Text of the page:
Are You A Floater Or A Sinker In The Open Water?

Are You A Floater Or A Sinker In The Open Water?

Courtesy of Nuala Moore, Dingle, Ireland.

Nuala Moore, an open water swimmer and a veteran scuba instructor, is currently in Patagonia in the Southern Hemisphere. She is planning on swimming in Cape Horn, across the Beagle Channel and the Strait of Magellan this week, dramatically distant and different than her home base in Dingle, Ireland.

She discussed about buoyancy in the open water with us and explained why some swimmers are better floaters compared with other swimmers who have a greater tendency to sink.

Archimedes stated in his treatise On Floating Bodies, ‘Any object wholly or partly immersed in a fluid is buoyed up by a force equal to the weight of the fluid displaced by the object.’ Despite the sweeping statement, it also holds that variations in buoyancy are dependent on the variables of the object (i.e., the swimmer) and the density of the fluid (i.e., the sea). The more dense the fluid, the more buoyant a force will be applied.

Salt water and fresh water differ on many levels, but the main difference is the weight of the water.

Fresh water is described as weighing 62.4 pounds per cubic foot. Due to the dissolved salts within seawater, salt water is more dense than fresh water.

Depending on its salt content (which is also variable), seawater weighs 64 pounds per cubic foot. The more weight or density the fluid has, the more buoyant a force it is able to exert upon objects, forcing it upwards

From a swimming point of view, the easiest way of looking at the water between fresh and sea water is the texture. Fresh water in rivers and lakes is light to the touch and easy to move. Sometimes, swimmers might experience the feeling that they are pulling air. There is no denying that the sea water is thicker and heavier to pull and drive the body through. Swimmers in lakes notice water racing over the swim hat with speed; whereas a wave from behind in the sea is like getting a wallop on the back of the head.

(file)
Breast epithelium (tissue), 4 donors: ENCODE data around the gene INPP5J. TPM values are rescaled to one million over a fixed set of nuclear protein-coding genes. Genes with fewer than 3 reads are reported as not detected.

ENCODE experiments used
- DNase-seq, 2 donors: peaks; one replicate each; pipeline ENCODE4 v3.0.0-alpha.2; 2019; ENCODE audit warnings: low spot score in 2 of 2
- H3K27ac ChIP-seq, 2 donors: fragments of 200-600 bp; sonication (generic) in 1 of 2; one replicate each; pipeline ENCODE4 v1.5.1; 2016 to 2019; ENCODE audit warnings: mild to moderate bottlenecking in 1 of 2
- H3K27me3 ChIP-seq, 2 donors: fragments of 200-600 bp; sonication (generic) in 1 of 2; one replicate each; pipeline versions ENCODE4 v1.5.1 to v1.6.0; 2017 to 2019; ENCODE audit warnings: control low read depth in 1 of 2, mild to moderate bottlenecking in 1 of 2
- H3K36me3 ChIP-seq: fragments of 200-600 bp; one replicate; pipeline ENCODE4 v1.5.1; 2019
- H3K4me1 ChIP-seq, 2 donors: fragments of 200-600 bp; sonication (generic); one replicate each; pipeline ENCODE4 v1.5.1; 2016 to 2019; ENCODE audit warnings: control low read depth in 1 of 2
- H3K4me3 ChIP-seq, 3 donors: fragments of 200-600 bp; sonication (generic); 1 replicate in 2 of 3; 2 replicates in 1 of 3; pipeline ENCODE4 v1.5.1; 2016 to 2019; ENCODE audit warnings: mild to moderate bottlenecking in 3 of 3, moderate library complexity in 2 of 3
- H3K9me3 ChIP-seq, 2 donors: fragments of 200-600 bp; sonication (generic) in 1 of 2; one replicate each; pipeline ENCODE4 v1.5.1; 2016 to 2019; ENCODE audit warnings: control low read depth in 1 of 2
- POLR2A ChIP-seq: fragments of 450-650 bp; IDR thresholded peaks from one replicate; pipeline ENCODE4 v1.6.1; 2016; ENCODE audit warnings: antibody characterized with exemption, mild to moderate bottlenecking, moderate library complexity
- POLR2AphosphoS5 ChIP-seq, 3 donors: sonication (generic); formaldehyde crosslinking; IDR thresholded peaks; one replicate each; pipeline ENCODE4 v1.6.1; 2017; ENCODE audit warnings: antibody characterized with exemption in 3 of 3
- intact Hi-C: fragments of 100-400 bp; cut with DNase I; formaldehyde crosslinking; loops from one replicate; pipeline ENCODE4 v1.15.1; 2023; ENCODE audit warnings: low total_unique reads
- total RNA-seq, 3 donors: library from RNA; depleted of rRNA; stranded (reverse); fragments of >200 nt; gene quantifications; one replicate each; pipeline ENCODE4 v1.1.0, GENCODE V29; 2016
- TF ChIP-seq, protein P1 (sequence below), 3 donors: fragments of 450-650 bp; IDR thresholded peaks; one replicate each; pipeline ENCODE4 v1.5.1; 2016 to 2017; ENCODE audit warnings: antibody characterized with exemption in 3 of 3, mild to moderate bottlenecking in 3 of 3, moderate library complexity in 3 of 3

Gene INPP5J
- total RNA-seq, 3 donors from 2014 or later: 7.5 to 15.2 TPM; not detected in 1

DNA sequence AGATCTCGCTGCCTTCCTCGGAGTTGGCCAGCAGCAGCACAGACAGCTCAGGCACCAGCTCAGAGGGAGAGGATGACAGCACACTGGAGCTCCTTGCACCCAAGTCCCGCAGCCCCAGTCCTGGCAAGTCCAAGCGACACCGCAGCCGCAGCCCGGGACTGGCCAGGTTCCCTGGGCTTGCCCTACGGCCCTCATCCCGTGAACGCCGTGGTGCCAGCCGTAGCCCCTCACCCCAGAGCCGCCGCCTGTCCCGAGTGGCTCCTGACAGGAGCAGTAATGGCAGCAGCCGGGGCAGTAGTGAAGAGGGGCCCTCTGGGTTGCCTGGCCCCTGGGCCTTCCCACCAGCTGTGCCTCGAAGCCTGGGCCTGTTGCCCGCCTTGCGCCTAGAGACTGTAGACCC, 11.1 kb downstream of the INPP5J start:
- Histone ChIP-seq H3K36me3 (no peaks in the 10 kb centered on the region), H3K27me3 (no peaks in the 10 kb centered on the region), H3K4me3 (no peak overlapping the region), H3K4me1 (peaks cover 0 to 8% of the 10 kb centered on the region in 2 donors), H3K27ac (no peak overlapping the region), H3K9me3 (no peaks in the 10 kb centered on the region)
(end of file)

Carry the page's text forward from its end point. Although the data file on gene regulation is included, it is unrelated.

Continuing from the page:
All this is the weight differential.

Within seawater there are also variables to weight. This includes waters that are saltier (more dense). For example, the Dead Sea bordering Jordan and Israel is the extreme. The southwest, west and northwest coasts of Ireland are heavy by nature of the depths up to 300 meters. The water running down the east coast of Ireland is fast and light to the touch due to its speed racing from the North Channel to the Celtic Sea. The density of the Atlantic on west coast of Ireland and the Irish Sea on the east coast of Ireland varies dramatically.

From a swimmer’s point of view, the saltier the sea and deeper the water, the more buoyancy of the upward force on the swimmer. There is relative increased density in waters where our eyes sting and remnants of salt is left on our faces. The thicker the water, the harder it is to plow through, but the benefit comes with greater buoyancy, and thus greater the assistance. Swimming higher in the water allows the potential to surf and glide where swimmers lower in the water have to fight and push under the waves.

The tendency for solid substances to float or sink in water is measured by specific gravity.

In terms of buoyancy, people can be classified in two ways; floaters and sinkers. This is dependent on the various tissues within the body. Fresh water is assigned a value of 1.0. Substances with a value less than that will float and more than that will sink.

Fat tissue has a specific gravity of between 0.7-0.9. Bone is 1.9 and muscle 1.08. Dependent on the factors such as ratio of fat to muscle, the size of the individual, muscle mass, and the weight of the bones, the human body tends to either sink or float only slightly when in water, especially due to the combination of other factors such as density of the water, depth and weight.

Women have what is termed in diving as ‘hollow legs’ that describe the difference between males and females immersed in fresh water: male legs fall downward and female’s remain buoyant.

The benefits of buoyancy in swimming are numerous, but what does that mean regarding speed advantage?

If you have a still fresh water and a still sea water area, there are variables such as tides, flows, the moon, and rips. None of this is visible from the surface for lakes are incredibly deceptive by their nature. Local knowledge is integral as lakes have eddies and return flows. That is, if a lake has a river running in and out, when the water tries to exit and there is not enough space, the leftover volume of water returns back down the lake.

Islands experience circular flows and can increase speed due to the tides. To compare the distance and time variable between two swims and try to determine the advantage of buoyancy between sea water and fresh water, I suggest the only clinical possibility would be in a shallow water beach front without movement and a dam where there is zero flow in or out that could influence the progress. Every other body of water has too many variables.

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Steven Munatones